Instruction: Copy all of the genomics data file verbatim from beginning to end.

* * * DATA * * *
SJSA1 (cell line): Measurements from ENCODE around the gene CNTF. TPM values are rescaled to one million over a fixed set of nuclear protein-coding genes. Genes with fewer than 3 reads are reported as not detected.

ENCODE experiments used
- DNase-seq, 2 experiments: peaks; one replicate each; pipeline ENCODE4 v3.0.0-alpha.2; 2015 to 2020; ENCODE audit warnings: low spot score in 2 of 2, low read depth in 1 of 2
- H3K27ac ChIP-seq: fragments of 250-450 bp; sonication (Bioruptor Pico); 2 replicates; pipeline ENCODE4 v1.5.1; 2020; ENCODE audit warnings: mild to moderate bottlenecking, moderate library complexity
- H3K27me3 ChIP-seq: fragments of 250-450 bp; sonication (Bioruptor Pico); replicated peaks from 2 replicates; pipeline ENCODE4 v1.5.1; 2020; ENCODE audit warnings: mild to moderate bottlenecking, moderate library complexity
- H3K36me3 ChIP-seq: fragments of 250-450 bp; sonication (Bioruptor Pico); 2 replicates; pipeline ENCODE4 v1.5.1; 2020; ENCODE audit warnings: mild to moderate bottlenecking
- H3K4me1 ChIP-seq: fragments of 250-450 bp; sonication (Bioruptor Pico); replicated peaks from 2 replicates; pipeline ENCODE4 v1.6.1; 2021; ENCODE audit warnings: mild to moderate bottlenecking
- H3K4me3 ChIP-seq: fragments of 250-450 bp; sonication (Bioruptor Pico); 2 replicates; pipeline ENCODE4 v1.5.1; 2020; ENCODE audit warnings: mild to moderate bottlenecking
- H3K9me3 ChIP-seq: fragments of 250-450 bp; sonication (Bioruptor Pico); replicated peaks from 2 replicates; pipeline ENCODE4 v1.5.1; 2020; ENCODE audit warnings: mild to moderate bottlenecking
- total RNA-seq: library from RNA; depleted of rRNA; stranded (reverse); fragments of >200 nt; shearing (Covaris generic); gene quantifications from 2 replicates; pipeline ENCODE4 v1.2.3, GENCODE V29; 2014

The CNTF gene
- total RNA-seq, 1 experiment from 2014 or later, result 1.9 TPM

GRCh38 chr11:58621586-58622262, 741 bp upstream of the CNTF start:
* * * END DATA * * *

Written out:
SJSA1 (cell line): Measurements from ENCODE around the gene CNTF. TPM values are rescaled to one million over a fixed set of nuclear protein-coding genes. Genes with fewer than 3 reads are reported as not detected.

ENCODE experiments used
- DNase-seq, 2 experiments: peaks; one replicate each; pipeline ENCODE4 v3.0.0-alpha.2; 2015 to 2020; ENCODE audit warnings: low spot score in 2 of 2, low read depth in 1 of 2
- H3K27ac ChIP-seq: fragments of 250-450 bp; sonication (Bioruptor Pico); 2 replicates; pipeline ENCODE4 v1.5.1; 2020; ENCODE audit warnings: mild to moderate bottlenecking, moderate library complexity
- H3K27me3 ChIP-seq: fragments of 250-450 bp; sonication (Bioruptor Pico); replicated peaks from 2 replicates; pipeline ENCODE4 v1.5.1; 2020; ENCODE audit warnings: mild to moderate bottlenecking, moderate library complexity
- H3K36me3 ChIP-seq: fragments of 250-450 bp; sonication (Bioruptor Pico); 2 replicates; pipeline ENCODE4 v1.5.1; 2020; ENCODE audit warnings: mild to moderate bottlenecking
- H3K4me1 ChIP-seq: fragments of 250-450 bp; sonication (Bioruptor Pico); replicated peaks from 2 replicates; pipeline ENCODE4 v1.6.1; 2021; ENCODE audit warnings: mild to moderate bottlenecking
- H3K4me3 ChIP-seq: fragments of 250-450 bp; sonication (Bioruptor Pico); 2 replicates; pipeline ENCODE4 v1.5.1; 2020; ENCODE audit warnings: mild to moderate bottlenecking
- H3K9me3 ChIP-seq: fragments of 250-450 bp; sonication (Bioruptor Pico); replicated peaks from 2 replicates; pipeline ENCODE4 v1.5.1; 2020; ENCODE audit warnings: mild to moderate bottlenecking
- total RNA-seq: library from RNA; depleted of rRNA; stranded (reverse); fragments of >200 nt; shearing (Covaris generic); gene quantifications from 2 replicates; pipeline ENCODE4 v1.2.3, GENCODE V29; 2014

The CNTF gene
- total RNA-seq, 1 experiment from 2014 or later, result 1.9 TPM

GRCh38 chr11:58621586-58622262, 741 bp upstream of the CNTF start: